The following are the most recent pieces of Forex fundamental analysis from around the world. The Forex fundamental analysis below covers the various currencies on the market and the most recent events, announcements, and global developments that affect the Forex market.
Forex Fundamental Analysis
Forex Fundamental Analysis
Every cloud is said to have a silver lining. The US Dollar has been slipping in value against the other major currencies all year. It has shed 10% of its value against the Euro over the course of 2009.
Hard on the heels of credit rating agency Fitch’s downgrading of Greece’s credit rating, a second Eurozone country has attracted the concern of a credit rating agency. This time, the country in question is Spain and the agency is Standard and Poor’s (S&P).
Greece is a member of the Eurozone and it has the highest debt level within Europe and is the costliest to serve. In 2010, the debt burden is predicted to amount to 125% of the country’s GDP.
Global Equity Markets slumped on Tuesday as a wave of poor economic news and lowered rating caught the market off guard. In Japan, GDP printed less than forecasted, coming in at 1.3%. Fitch lowered its rating on Greece. In Dubai, the main developer reported a $3.65 billion loss contributing to the market's woes. The DJIA finished the session down 104.14 points to close at 10,287.97
As he seeks re-election for another term as Federal Reserve Chairman, Ben Bernanke has been telling the Economic Club of Washington that the US recovery remains fragile.
Global Equity Markets were off slightly Monday. A combination of light volume and a lack of any real economic data releases left markets essentially flat as traders continue to be risk averse heading into year end.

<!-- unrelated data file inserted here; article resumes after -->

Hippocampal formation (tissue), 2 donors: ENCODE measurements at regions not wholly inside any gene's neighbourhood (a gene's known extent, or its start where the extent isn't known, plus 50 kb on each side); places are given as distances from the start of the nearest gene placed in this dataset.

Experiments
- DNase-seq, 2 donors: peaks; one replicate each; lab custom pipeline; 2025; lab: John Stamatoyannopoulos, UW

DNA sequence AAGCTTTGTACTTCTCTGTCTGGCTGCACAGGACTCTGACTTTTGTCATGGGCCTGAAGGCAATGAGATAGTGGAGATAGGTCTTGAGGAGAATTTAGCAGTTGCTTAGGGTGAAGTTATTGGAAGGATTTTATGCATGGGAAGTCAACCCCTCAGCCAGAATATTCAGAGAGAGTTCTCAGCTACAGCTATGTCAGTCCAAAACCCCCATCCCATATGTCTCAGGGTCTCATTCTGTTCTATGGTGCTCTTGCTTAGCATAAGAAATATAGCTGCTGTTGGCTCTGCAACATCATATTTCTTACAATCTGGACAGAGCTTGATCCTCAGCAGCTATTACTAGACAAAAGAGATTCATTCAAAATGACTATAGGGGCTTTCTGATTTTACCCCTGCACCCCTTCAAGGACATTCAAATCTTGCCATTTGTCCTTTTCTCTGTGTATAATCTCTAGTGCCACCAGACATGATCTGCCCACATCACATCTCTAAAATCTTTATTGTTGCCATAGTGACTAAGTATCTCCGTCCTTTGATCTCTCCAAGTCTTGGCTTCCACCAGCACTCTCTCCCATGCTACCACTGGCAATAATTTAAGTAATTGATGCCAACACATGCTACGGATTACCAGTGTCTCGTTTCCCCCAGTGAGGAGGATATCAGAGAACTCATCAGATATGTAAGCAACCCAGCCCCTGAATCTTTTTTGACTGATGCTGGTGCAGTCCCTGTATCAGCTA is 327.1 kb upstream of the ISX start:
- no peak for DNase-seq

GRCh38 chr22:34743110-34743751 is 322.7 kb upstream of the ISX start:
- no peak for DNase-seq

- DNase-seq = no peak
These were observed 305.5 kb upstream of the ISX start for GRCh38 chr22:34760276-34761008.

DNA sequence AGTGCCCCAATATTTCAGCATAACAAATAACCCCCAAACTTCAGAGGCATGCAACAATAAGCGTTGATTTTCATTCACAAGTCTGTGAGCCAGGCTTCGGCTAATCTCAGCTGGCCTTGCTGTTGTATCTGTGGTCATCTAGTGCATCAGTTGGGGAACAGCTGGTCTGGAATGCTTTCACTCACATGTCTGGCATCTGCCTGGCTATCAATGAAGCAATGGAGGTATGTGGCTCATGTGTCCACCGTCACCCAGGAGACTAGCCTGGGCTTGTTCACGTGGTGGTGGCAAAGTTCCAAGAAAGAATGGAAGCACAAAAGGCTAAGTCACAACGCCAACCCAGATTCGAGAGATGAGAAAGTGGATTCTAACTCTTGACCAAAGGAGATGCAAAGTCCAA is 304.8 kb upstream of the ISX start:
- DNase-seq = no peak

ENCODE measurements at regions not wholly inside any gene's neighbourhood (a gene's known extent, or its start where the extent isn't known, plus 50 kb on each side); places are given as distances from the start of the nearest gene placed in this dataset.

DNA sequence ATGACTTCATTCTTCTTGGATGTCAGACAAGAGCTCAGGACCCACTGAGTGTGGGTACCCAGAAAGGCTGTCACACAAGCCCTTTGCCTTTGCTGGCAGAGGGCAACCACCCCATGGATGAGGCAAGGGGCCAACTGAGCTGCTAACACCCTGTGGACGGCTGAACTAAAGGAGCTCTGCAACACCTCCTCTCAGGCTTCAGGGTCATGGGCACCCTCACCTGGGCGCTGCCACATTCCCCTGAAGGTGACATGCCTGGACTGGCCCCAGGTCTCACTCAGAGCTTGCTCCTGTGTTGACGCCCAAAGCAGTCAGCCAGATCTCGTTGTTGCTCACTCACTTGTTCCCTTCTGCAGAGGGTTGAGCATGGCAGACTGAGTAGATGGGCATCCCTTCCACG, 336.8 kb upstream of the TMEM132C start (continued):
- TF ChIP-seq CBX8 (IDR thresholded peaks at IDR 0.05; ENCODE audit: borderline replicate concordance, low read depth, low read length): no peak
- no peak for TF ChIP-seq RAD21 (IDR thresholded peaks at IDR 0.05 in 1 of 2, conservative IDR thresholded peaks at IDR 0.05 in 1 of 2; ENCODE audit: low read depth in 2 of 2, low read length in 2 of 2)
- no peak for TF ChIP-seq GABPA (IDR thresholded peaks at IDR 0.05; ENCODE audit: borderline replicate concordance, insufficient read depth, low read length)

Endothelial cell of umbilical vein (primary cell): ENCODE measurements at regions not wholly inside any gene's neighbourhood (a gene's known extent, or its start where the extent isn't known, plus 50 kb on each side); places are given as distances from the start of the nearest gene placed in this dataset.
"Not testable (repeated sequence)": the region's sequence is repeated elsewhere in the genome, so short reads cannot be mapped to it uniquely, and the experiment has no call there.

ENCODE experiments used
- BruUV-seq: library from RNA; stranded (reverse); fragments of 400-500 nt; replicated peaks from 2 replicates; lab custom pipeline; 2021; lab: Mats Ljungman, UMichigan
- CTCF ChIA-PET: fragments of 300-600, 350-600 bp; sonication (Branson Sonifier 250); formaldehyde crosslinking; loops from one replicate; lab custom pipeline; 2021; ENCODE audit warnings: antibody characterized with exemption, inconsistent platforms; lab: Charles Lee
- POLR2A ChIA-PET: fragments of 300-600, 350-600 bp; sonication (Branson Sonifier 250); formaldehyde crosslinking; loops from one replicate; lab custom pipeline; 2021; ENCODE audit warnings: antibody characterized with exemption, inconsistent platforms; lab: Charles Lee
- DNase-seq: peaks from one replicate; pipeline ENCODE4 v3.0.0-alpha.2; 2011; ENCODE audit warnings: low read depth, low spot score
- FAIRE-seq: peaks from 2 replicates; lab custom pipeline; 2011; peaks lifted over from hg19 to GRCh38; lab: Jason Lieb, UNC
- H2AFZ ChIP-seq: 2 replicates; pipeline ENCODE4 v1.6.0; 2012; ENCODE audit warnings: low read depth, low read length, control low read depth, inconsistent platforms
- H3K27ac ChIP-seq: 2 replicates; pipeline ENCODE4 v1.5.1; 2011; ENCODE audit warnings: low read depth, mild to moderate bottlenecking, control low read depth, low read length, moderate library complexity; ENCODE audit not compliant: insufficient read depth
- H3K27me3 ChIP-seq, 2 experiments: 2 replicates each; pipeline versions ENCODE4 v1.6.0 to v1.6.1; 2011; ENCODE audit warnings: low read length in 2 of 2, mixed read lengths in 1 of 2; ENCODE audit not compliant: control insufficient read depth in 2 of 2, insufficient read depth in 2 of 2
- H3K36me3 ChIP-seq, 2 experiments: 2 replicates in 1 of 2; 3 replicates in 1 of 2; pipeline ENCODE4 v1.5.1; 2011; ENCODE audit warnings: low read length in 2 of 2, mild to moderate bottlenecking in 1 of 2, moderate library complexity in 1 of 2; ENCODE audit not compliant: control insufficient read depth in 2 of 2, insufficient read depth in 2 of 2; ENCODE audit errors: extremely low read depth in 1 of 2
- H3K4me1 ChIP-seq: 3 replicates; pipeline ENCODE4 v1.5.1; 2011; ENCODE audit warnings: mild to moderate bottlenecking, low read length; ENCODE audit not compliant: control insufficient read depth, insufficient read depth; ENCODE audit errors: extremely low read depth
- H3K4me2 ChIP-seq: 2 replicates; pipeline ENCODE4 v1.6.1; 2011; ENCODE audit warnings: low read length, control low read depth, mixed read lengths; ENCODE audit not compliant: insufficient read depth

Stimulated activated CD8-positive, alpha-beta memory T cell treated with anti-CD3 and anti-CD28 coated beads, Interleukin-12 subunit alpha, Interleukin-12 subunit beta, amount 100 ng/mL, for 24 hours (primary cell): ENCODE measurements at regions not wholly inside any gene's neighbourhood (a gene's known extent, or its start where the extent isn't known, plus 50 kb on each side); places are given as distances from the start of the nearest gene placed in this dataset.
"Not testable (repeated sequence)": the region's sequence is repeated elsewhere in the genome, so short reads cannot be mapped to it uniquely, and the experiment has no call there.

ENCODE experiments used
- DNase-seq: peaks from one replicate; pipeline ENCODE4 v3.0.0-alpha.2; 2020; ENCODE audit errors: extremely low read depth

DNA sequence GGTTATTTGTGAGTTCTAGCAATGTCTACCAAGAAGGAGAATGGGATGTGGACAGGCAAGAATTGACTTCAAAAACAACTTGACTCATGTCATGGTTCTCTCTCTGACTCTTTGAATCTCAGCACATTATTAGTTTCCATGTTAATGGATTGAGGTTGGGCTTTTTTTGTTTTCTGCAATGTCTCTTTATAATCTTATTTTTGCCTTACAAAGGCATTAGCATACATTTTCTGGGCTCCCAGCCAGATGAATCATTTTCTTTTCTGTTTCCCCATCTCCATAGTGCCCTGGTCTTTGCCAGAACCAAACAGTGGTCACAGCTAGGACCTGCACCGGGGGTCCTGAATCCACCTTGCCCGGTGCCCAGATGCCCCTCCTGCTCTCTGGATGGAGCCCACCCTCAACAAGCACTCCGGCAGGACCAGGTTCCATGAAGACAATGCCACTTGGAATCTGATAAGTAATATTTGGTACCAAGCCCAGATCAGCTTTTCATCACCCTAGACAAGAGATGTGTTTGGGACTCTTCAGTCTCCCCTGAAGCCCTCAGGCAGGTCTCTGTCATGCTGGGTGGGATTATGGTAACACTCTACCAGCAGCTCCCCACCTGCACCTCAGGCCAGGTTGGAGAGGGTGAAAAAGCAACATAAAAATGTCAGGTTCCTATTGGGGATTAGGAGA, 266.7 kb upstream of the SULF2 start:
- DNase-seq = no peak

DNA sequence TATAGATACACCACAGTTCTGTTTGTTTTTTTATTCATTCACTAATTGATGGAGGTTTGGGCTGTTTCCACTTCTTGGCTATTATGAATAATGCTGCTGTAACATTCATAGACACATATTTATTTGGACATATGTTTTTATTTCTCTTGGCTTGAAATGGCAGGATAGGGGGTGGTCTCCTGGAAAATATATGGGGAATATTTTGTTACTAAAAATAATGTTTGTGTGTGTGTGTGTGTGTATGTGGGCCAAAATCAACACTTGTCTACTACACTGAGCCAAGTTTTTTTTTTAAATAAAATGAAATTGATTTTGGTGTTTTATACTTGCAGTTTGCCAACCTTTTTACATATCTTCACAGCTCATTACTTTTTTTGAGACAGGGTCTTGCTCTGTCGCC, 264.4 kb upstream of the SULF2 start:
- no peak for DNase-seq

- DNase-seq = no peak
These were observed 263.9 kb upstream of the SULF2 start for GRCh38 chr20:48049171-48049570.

Last week saw all of the major stock exchanges making ground, with the Nikkei gaining ground significantly. In Europe, the FTSE put on 1.5% of its value, closing at 5322.7; the CAC was up by a very healthy 3.4%, closing at 3846.6; the Dax closed up by 2.3% at 5817.7.
The world’s major economies all established financial support measures to prop up their financial sectors and other key businesses during the worst of the global economic crisis.
The US government bailout package for the American financial sector had certain strings attached – he who pays the piper calls the tune.
The Dollar tumbled Tuesday falling just south of 74.30 on the DXY. The Kiwi was the big winner advancing 1.38% followed by the Pound at 1.03%. Meanwhile the JPY was the only major to lose ground to the Greenback as an emergency meeting of finance minister in Japan was convened to discuss the JPY's continued strength.
The Bank of Japan has announced that it will inject 10 trillion Yen into the Japanese economy. The move is intended to improve liquidity within the economy and allow businesses to borrow money more easily.
The Japanese stock exchange has been loosing ground compared to the other major indices. The yen is enjoying sustained strength against the other major currencies, yet the country is in a deflationary cycle; has a near zero interest rate policy and high unemployment.
It was a mixed day for the Global Equity Markets on Friday following Dubai's debt default announcement the day before. The markets in Asia continued to sell off while in Europe they apparently felt the exposure was sufficiently contained.
Last week saw most of the major stock exchanges stand still, except for the Nikkei which lost ground significantly. In Europe, the FTSE shed just 0.11% of its value, closing at 5245.7; the CAC was down by 0.21%, closing at 3721.5; the Dax closed up by 0.41% at 5686.6.